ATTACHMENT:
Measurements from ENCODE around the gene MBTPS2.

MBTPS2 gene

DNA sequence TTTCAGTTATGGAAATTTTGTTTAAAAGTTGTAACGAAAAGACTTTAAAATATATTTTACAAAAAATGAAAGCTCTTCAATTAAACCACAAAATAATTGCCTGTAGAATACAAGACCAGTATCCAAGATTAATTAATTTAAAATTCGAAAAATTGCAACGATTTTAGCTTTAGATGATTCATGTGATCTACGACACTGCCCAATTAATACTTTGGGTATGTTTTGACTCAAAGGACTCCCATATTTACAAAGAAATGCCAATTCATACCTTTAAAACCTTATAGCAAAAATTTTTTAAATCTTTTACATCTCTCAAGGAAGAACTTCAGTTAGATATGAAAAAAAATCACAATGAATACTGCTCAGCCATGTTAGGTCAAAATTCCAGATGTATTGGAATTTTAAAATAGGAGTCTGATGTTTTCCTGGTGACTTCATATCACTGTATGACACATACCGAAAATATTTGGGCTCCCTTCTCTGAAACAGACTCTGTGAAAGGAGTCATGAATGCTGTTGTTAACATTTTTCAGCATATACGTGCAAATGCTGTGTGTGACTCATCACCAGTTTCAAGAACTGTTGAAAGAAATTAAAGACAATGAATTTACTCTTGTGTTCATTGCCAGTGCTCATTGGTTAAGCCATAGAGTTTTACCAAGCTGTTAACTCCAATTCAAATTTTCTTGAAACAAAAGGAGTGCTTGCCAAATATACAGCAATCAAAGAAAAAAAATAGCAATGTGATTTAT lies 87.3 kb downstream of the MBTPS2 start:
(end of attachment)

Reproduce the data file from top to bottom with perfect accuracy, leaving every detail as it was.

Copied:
Measurements from ENCODE around the gene MBTPS2.

MBTPS2 gene

DNA sequence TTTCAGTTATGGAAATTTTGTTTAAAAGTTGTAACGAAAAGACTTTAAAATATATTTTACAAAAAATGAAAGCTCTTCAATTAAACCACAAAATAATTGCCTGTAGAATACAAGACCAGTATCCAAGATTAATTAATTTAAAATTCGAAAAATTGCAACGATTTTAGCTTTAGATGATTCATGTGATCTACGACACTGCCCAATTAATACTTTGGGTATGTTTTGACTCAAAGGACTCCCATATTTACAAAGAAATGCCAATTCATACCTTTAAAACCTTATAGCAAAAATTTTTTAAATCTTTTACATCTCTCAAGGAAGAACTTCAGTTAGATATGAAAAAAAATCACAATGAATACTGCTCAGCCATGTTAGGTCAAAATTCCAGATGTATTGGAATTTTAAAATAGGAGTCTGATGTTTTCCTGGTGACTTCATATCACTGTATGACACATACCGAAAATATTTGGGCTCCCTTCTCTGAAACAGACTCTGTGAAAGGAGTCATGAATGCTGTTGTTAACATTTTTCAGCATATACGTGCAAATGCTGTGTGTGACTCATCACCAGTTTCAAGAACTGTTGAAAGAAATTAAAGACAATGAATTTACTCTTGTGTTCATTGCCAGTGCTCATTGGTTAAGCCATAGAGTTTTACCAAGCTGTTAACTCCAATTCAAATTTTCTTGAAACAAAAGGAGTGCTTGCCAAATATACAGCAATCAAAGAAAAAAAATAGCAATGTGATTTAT lies 87.3 kb downstream of the MBTPS2 start: